Though most of the world’s attention seems to have moved on from Tunis and are now watching the Tunisian style revolts emerging across North Africa and the Middle East, but the situation hasn’t completely stabilized in Tunisia yet, where police attacked protesters in front of the prime minister’s office.
Reports say the riot police beat several of the protesters and destroyed a makeshift protest camp in front of Prime Minister Ghannouchi’s main office, while police and soldiers moved against smaller protest camps in front of other offices across the city.
Though a complete shuffle of the cabinet by Ghannouchi, now the nation’s de facto leader, appears to have appeased some, others are still rallying for him to resign as well, and are also demanding the release of those dissidents he has arrested since President Ben Ali’s departure.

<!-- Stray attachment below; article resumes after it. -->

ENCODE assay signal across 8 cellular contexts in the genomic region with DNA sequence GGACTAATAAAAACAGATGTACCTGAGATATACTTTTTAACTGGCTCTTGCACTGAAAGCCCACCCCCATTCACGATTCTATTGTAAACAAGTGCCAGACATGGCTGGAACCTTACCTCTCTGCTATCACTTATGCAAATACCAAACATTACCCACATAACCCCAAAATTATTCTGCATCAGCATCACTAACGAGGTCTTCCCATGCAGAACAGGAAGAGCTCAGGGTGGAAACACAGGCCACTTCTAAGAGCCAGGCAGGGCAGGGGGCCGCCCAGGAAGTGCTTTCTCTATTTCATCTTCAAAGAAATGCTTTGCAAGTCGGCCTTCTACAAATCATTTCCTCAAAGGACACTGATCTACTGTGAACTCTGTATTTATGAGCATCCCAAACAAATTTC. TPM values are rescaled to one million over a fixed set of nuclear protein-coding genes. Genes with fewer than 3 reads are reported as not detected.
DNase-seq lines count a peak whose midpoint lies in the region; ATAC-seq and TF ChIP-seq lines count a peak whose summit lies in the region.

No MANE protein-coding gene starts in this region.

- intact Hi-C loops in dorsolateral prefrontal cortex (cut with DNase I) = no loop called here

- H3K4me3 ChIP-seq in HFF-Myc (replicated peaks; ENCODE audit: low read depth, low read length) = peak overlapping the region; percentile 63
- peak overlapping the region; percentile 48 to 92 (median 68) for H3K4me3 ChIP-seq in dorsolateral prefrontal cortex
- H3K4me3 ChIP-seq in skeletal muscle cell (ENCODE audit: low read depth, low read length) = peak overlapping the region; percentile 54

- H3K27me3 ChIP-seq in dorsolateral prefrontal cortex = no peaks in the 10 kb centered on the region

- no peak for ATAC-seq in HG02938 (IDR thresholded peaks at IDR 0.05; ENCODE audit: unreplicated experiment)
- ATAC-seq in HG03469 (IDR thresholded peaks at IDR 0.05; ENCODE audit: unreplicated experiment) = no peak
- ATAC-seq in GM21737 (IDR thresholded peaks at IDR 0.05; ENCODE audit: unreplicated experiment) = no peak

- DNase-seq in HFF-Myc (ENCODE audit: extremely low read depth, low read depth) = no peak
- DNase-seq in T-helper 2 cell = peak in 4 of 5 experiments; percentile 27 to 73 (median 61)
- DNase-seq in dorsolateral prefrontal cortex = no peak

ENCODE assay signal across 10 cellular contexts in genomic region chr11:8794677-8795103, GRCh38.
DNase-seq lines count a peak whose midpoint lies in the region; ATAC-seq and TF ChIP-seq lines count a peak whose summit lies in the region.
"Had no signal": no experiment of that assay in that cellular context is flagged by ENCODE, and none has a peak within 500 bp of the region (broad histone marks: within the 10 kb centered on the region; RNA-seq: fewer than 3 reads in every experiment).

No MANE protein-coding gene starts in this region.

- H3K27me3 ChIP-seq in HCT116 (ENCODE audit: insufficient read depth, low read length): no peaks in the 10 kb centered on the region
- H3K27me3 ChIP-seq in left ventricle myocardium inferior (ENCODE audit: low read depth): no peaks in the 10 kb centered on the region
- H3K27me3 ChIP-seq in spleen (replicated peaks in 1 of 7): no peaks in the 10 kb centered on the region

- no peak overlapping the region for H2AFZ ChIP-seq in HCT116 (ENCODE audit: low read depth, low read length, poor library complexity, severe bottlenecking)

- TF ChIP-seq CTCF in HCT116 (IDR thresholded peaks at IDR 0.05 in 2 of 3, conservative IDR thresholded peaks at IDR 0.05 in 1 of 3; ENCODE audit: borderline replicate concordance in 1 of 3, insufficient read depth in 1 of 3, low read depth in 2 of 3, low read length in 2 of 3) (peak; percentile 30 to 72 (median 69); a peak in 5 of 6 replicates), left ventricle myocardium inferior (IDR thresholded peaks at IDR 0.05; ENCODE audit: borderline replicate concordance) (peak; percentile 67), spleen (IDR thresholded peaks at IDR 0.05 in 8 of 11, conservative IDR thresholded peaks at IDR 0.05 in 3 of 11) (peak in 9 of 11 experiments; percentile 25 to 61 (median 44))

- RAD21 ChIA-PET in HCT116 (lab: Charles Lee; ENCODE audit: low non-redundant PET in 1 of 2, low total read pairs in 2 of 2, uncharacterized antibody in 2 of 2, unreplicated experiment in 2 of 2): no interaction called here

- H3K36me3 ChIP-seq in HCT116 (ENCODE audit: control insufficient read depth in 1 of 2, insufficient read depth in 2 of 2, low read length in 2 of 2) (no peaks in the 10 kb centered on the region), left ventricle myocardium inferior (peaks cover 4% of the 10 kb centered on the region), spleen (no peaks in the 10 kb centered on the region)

The rhetoric around the crackdown changed markedly earlier this week, when the Ghannouchi government started insisting it was the rightful government of the protesters, even though it was materially run by the same people as Ben Ali’s government. They then started insisting the arrests of protesters were on behalf of the “Jasmine Revolution,” saying the protesters were threatening stability and might lead to the return of Ben Ali.